The road to a diagnosis can be long, stressful, exhausting and scary. We hit all of those points and more on our almost two year journey to the diagnosis.
From about eighteen weeks pregnant I knew in my heart something was "off". I went into preterm labor at that point and thus began what would become a lifestyle of medical intervention. Surgeries, bedrest, meds, weekly ultrasounds, hospital stays. I had to emotionally detach myself from my sweet Will, because the doctor and I truly didn't know if he would make it. Every week brought successes and challenges and nine months felt as though it would never be seen.
When I went into labor the Sunday after Halloween, I was shocked we made it so far. The delivery went fast and was uneventful, save the huge medical team waiting for Will to make his appearance. He didn't cry when he was born but he was pink, which I knew was a good sign. A family member in the delivery room told me the NICU nurses were frantic because he just wouldn't suck. About five attempts and a gentle "flick" in the roof of the mouth and he latched on. 9 and 10 apgars and we were on our way. We had done it, my OB and I beat the odds and here was this amazing little boy. They released me the next day but Will stayed one more night due to him being so congested and having a hard time feeding. Red flags in hindsight.
I brought this little guy home and went through about nine bottles until we found one that he would latch onto. The rest just left him laying in a puddle of formula - he couldn't latch on for anything. We were rolling along in life, adjusting to a newborn at home again, I went back to work and Gab back to school and Will to daycare. At about 11 weeks old my best friend Anna pointed out that the cold that we thought Will had just didn't seem right, seemed more severe than a cold. So off to the local ER we went at 11:00 at night, expecting to be sent home a worrisome mom. Instead we were taken by ambulance to Rainbow Babies & Children for what would be the first of many, many stays in hospital for us. He had pneumonia and was pretty sick. That stay ended up being nine days and he contracted RSV while there. The impending hospital stays have since all blurred together in my mind and while I remember them individually if I really strain to think about it, they all seem to be one long stay.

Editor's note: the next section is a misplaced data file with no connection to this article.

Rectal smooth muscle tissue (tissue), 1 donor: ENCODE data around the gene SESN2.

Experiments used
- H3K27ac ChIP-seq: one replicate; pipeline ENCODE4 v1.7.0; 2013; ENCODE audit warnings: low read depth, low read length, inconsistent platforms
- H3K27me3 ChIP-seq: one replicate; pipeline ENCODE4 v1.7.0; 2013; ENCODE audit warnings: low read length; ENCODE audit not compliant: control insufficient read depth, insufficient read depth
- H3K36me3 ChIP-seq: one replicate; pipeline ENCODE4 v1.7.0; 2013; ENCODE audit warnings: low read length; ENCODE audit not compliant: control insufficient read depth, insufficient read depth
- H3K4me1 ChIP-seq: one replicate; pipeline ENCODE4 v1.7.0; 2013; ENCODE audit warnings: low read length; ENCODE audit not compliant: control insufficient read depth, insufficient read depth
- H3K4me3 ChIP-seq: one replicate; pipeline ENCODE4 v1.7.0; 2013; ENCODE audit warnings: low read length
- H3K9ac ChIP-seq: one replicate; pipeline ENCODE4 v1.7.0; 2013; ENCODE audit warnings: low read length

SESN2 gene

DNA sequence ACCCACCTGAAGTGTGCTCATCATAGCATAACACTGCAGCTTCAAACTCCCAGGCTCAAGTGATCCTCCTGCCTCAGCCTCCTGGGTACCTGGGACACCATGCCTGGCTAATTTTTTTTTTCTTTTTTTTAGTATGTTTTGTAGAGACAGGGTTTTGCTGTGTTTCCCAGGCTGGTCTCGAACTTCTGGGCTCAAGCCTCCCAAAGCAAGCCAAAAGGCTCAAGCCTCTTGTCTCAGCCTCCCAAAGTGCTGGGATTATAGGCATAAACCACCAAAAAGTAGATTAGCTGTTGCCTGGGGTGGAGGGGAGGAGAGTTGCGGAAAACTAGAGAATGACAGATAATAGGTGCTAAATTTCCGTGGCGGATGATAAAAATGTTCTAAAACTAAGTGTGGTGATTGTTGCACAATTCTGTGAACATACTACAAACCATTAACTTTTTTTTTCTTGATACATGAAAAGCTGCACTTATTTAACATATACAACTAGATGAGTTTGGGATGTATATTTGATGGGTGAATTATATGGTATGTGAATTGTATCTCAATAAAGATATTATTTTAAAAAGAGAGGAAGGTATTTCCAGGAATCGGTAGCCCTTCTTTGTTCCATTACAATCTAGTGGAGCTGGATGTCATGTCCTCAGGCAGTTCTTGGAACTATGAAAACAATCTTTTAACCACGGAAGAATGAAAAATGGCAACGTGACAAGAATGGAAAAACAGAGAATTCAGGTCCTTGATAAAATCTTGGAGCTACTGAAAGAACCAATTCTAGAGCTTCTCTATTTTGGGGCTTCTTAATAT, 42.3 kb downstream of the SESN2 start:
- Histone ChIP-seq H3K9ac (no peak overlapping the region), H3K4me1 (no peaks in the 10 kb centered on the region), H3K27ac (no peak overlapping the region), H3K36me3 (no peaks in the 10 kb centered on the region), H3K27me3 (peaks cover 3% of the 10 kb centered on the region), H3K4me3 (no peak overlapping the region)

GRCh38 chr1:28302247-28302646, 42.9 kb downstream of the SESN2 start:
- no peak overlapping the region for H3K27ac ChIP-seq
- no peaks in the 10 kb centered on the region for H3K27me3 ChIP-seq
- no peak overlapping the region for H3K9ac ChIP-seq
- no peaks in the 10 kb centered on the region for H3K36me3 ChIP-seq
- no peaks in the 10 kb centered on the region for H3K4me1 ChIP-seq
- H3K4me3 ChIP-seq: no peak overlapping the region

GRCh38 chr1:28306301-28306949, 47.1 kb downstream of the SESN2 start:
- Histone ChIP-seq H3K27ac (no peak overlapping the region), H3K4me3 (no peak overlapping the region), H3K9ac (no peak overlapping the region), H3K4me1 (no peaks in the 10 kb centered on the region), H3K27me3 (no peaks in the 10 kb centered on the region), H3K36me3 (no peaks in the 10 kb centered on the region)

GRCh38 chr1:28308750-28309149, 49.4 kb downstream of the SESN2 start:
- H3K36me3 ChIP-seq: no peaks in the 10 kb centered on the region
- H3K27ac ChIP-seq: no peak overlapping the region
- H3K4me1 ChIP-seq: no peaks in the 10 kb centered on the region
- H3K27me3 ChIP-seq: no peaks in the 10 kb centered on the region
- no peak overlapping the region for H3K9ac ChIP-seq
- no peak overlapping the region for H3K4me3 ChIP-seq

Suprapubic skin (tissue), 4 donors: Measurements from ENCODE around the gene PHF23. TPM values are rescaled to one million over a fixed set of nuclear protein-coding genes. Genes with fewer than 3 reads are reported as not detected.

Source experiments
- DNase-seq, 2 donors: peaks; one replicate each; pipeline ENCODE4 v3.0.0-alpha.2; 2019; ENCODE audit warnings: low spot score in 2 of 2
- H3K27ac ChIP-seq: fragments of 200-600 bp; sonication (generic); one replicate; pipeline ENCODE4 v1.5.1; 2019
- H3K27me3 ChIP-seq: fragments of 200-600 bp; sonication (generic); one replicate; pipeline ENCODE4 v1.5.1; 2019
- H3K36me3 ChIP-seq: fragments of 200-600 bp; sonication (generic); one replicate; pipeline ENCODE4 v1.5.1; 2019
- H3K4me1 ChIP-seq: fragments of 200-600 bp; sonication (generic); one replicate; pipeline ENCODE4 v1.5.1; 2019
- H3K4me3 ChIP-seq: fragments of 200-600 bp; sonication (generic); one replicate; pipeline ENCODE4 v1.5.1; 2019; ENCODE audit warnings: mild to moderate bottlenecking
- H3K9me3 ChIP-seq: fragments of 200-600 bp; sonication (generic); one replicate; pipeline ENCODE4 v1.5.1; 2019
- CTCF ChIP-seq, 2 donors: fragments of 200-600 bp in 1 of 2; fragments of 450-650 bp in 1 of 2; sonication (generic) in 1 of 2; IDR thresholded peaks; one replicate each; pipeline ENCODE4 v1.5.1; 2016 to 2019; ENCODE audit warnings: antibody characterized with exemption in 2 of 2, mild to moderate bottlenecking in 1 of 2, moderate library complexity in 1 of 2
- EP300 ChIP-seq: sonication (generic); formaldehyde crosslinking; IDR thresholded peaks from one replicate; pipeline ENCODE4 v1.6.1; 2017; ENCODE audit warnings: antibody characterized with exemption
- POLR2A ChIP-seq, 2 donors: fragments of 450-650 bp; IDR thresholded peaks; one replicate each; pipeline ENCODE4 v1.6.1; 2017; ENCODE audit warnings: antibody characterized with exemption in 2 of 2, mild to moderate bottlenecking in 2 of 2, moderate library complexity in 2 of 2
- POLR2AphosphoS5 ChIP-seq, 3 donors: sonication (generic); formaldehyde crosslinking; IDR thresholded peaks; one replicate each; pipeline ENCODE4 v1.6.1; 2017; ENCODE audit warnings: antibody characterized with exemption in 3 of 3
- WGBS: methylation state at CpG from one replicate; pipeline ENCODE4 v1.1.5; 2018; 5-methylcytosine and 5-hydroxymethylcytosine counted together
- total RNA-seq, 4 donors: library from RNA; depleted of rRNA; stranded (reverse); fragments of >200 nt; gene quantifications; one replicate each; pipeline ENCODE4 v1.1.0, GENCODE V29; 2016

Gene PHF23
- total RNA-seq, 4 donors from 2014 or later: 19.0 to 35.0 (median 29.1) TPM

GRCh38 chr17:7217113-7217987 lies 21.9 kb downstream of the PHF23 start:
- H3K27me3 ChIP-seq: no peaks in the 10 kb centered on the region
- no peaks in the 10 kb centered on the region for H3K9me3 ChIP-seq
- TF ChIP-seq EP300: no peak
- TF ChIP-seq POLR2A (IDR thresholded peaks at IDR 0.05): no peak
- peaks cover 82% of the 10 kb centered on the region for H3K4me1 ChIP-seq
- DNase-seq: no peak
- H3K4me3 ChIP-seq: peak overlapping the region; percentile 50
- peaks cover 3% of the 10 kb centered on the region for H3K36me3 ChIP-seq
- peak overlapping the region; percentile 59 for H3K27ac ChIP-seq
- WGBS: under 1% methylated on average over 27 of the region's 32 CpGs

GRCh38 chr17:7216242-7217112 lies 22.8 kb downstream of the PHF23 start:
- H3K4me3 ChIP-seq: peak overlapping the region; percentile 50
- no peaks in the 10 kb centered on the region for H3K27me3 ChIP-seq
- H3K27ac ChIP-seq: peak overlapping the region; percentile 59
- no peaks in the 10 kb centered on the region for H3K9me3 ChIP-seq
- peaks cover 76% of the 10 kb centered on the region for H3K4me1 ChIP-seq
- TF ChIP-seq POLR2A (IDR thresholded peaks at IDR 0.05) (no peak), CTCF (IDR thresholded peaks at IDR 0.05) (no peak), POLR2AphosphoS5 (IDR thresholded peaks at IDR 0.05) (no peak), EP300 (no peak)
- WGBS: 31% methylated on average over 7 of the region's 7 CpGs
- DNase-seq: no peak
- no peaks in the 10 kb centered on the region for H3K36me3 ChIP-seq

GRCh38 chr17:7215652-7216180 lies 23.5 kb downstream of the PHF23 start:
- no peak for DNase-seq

Around 10 months we realized he wasn't reaching developmental milestones. He wasn't sitting up and his reflexes were lacking or missing all together not to mention the lack of muscletone. An attending pulmonologist pointed it out in the coldest way, speaking to his resident and never addressing me. When you are counting breaths, looking for labored breathing or your child looking blue you really lose track of things like cooing and sitting up. He was so full of steroids he was bloated, I chalked the lack of gross motor skills to that.